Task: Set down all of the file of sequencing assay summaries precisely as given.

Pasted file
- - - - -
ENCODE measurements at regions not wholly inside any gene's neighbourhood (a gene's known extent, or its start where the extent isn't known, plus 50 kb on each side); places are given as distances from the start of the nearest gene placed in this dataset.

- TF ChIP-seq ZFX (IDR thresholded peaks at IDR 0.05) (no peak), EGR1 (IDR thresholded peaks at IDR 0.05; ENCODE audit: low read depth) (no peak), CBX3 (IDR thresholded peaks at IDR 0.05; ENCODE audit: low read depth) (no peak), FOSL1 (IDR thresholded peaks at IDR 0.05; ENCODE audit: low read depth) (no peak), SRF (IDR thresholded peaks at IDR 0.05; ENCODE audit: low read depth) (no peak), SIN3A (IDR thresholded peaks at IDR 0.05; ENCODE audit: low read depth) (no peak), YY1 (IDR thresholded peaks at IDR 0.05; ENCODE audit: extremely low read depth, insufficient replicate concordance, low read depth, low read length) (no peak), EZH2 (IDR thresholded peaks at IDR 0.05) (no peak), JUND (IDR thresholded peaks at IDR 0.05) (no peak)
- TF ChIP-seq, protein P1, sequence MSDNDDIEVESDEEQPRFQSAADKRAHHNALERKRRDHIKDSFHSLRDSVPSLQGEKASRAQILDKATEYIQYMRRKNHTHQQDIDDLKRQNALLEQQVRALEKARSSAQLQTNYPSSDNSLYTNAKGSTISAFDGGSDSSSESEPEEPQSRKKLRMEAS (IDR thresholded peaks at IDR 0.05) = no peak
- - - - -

ENCODE measurements at regions not wholly inside any gene's neighbourhood (a gene's known extent, or its start where the extent isn't known, plus 50 kb on each side); places are given as distances from the start of the nearest gene placed in this dataset.

- TF ChIP-seq ZFX (IDR thresholded peaks at IDR 0.05) (no peak), EGR1 (IDR thresholded peaks at IDR 0.05; ENCODE audit: low read depth) (no peak), CBX3 (IDR thresholded peaks at IDR 0.05; ENCODE audit: low read depth) (no peak), FOSL1 (IDR thresholded peaks at IDR 0.05; ENCODE audit: low read depth) (no peak), SRF (IDR thresholded peaks at IDR 0.05; ENCODE audit: low read depth) (no peak), SIN3A (IDR thresholded peaks at IDR 0.05; ENCODE audit: low read depth) (no peak), YY1 (IDR thresholded peaks at IDR 0.05; ENCODE audit: extremely low read depth, insufficient replicate concordance, low read depth, low read length) (no peak), EZH2 (IDR thresholded peaks at IDR 0.05) (no peak), JUND (IDR thresholded peaks at IDR 0.05) (no peak)
- TF ChIP-seq, protein P1, sequence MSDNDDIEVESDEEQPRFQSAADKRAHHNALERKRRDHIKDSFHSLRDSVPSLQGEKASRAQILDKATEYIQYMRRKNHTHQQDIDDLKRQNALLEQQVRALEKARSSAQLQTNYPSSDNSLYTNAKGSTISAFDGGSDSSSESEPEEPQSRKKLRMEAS (IDR thresholded peaks at IDR 0.05) = no peak